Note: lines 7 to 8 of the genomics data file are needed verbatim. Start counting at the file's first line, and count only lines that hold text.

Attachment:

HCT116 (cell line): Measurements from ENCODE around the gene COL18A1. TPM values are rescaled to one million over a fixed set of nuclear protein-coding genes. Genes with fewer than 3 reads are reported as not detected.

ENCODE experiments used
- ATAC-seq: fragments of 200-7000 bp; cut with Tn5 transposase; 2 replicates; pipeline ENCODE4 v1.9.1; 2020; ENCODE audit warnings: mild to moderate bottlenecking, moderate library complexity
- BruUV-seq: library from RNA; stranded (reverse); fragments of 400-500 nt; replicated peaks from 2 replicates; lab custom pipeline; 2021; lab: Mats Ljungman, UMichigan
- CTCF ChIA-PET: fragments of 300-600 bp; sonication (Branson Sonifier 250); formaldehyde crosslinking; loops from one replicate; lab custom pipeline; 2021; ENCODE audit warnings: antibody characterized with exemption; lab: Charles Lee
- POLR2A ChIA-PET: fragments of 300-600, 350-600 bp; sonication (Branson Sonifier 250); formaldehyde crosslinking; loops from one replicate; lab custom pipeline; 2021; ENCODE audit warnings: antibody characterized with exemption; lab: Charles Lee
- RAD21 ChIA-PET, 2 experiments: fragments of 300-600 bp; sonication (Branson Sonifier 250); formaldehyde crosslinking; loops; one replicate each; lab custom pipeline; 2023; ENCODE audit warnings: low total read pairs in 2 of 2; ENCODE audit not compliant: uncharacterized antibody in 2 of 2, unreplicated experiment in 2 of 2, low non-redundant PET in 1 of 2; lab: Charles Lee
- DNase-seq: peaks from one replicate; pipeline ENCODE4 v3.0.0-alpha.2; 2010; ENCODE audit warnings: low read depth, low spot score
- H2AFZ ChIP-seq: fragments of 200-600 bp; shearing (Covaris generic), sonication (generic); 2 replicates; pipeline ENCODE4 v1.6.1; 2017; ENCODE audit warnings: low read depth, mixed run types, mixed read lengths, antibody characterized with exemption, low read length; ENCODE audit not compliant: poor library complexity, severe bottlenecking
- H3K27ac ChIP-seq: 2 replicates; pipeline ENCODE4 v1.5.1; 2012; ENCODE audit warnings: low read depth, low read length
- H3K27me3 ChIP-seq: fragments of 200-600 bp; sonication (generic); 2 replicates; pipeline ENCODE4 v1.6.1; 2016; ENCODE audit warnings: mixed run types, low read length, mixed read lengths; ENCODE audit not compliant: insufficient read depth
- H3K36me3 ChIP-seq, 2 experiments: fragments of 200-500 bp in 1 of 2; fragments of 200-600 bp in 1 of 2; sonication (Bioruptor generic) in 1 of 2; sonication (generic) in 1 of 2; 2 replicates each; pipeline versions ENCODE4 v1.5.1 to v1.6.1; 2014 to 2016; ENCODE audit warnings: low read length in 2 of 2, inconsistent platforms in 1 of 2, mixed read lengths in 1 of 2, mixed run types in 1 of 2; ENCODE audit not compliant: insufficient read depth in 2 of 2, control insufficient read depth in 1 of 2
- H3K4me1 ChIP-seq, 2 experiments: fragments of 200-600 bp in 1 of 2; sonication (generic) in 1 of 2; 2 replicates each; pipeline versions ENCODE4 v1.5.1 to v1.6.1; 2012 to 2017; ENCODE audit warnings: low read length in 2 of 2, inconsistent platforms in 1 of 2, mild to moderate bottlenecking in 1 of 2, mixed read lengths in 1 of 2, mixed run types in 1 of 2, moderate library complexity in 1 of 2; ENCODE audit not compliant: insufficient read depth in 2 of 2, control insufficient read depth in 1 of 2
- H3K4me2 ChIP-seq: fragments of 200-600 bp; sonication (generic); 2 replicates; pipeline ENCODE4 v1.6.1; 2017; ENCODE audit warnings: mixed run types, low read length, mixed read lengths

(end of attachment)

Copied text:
- RAD21 ChIA-PET, 2 experiments: fragments of 300-600 bp; sonication (Branson Sonifier 250); formaldehyde crosslinking; loops; one replicate each; lab custom pipeline; 2023; ENCODE audit warnings: low total read pairs in 2 of 2; ENCODE audit not compliant: uncharacterized antibody in 2 of 2, unreplicated experiment in 2 of 2, low non-redundant PET in 1 of 2; lab: Charles Lee
- DNase-seq: peaks from one replicate; pipeline ENCODE4 v3.0.0-alpha.2; 2010; ENCODE audit warnings: low read depth, low spot score